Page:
It's hard to know how battling a giant alien millipede might affect a guy, but it seems to have turned Iron Man 3's Tony Stark (Robert Downey Jr.) into Bruce Wayne.
This post-Avengers Iron Man is a brooding insomniac, tinkering in his Batcave and so mired in existential angst that he's having panic attacks. He's so dour, it's actually a relief when a madman attacks his Malibu manse, blowing it off the map in one of the film's most spectacular scenes.
At least then we don't have to spend the entire threequel in Tony's head.
The evil genius to thank for that is a terrorist known as The Mandarin (Ben Kingsley, superb in a tricky role), who hijacks TV broadcasts across the nation to natter on about American policy and threaten the president (William Sadler).
Naturally, The Mandarin has a partner in crime, Aldrich Killian (Guy Pearce), a scientist so brilliant he's able to reprogram human genes, yet so petty that he's still peeved at Tony for a long-ago snub. Together, The Mandarin and Killian pull off targeted bombings that send the nation into panic (and could remind some viewers of the Boston Marathon tragedy), not to mention that stunning assault on Tony's pad.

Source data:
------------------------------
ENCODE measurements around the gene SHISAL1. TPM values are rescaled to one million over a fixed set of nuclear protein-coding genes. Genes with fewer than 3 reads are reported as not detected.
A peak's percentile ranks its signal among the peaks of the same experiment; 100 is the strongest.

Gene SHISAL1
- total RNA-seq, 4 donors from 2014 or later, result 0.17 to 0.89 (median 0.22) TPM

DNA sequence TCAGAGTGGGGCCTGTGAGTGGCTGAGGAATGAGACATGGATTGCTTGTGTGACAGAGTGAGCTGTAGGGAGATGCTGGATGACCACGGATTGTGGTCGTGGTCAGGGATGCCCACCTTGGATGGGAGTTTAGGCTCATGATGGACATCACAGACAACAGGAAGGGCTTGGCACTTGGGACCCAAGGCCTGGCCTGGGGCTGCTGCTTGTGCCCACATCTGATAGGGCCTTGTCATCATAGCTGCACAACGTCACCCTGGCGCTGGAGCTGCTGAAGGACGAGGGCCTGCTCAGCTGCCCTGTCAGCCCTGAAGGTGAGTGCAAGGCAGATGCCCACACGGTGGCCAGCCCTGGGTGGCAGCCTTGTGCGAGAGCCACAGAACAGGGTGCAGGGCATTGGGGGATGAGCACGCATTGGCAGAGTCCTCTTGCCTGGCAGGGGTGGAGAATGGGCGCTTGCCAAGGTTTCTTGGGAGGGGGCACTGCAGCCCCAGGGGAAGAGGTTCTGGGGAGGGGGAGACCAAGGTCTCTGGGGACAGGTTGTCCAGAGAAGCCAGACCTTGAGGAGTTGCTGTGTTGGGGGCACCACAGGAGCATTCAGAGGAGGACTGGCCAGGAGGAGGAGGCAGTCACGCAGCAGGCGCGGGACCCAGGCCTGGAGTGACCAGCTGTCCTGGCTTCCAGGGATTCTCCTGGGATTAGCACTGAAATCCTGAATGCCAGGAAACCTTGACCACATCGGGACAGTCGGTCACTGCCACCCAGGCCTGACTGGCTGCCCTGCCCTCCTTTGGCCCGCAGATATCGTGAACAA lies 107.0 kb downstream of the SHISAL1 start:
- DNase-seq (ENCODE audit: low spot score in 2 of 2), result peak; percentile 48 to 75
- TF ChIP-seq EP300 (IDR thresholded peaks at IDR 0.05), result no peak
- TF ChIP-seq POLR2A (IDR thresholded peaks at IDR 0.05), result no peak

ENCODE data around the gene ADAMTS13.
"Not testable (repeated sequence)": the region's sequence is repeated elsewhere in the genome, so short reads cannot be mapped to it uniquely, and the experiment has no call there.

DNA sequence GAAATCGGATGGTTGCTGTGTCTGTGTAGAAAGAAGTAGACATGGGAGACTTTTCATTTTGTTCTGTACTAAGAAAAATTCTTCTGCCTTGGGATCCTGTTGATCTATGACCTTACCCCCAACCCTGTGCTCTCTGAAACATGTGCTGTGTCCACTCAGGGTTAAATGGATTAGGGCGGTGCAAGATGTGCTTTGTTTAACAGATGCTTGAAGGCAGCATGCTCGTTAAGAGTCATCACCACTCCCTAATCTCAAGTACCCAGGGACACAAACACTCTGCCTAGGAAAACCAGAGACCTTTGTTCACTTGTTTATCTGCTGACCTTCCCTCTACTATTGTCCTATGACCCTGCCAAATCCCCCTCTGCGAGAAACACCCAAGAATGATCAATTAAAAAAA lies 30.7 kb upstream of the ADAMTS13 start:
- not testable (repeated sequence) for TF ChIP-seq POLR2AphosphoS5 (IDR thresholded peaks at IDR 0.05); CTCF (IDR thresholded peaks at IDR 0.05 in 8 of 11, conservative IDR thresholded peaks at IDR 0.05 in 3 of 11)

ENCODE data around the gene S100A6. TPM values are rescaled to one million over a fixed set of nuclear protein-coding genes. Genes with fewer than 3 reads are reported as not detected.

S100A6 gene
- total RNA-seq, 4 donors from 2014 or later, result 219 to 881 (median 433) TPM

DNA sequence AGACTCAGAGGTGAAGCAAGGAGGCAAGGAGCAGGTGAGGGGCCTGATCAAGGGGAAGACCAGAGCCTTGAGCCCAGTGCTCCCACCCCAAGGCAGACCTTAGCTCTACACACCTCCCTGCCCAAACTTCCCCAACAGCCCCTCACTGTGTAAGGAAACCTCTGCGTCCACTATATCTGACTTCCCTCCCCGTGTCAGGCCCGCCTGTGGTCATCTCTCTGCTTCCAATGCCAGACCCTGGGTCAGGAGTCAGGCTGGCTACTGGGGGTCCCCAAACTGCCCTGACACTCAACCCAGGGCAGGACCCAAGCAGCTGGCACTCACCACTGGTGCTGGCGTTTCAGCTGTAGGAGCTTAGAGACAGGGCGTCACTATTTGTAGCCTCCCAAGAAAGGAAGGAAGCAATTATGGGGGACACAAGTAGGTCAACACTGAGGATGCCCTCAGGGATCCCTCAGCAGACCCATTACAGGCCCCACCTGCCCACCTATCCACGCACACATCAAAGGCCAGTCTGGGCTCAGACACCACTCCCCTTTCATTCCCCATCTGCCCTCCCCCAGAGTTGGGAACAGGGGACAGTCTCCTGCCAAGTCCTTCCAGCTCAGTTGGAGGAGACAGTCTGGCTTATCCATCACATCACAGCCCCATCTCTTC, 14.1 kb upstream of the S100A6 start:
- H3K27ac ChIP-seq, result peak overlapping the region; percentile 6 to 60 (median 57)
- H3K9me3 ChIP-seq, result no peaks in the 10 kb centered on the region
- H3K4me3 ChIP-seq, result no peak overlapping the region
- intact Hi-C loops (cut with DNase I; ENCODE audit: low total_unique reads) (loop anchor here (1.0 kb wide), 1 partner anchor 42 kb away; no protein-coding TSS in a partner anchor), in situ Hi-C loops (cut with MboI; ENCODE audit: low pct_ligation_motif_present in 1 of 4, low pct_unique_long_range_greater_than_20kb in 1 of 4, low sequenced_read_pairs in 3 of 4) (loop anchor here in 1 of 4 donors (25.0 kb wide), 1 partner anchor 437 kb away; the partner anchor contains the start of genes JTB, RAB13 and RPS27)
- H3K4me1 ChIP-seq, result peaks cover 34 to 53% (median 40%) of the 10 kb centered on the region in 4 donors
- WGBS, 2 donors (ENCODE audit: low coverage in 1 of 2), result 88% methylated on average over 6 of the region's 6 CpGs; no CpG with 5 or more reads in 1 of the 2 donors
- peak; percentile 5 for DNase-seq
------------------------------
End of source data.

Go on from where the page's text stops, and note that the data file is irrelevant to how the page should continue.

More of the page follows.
That attack sends Tony into exile, essentially stripping the iron from the man. This might make for a nice bit of character development, some soul searching for a charmingly shallow man, but then the film can't stop itself from tossing in a fourth-season TV-sitcom cliché: a cute kid (Ty Simpkins), who finds supplies and gives Tony someone to talk to during his sabbatical.
The only reason these scenes work is because Tony is hilariously heartless with the poor boy, never giving a sentimental inch.
And where are Tony's friends during his sojourn?
Col. Rhodes (Don Cheadle) is off protecting the country in his own metal suit as Iron Patriot (apparently that's a friendlier name than War Machine), while Tony's girlfriend, Pepper Potts (Gwyneth Paltrow), runs Stark Industries, which means she no longer has to just stand around looking really pretty.
Unfortunately, IM3 gave that job to Rebecca Hall, who plays the terribly underwritten role of scientist Maya Hansen.
That's not to say that Iron Man 3 completely misses the mark. After all, Downey is still reliably funny and facile as Tony Stark, Kingsley is beautifully nuanced as The Mandarin, and some of the film's bigger set pieces really put the money on the screen.
It's just that IM3 isn't nearly as much fun as the first Iron Man or even its less-loved sequel, much less the holy text that is The Avengers. That said, hardcore fans should still see it (as if I could stop you). Just be sure to leave your Avengers-size expectations at home.
The film opens in the U.S. on Friday, May 3.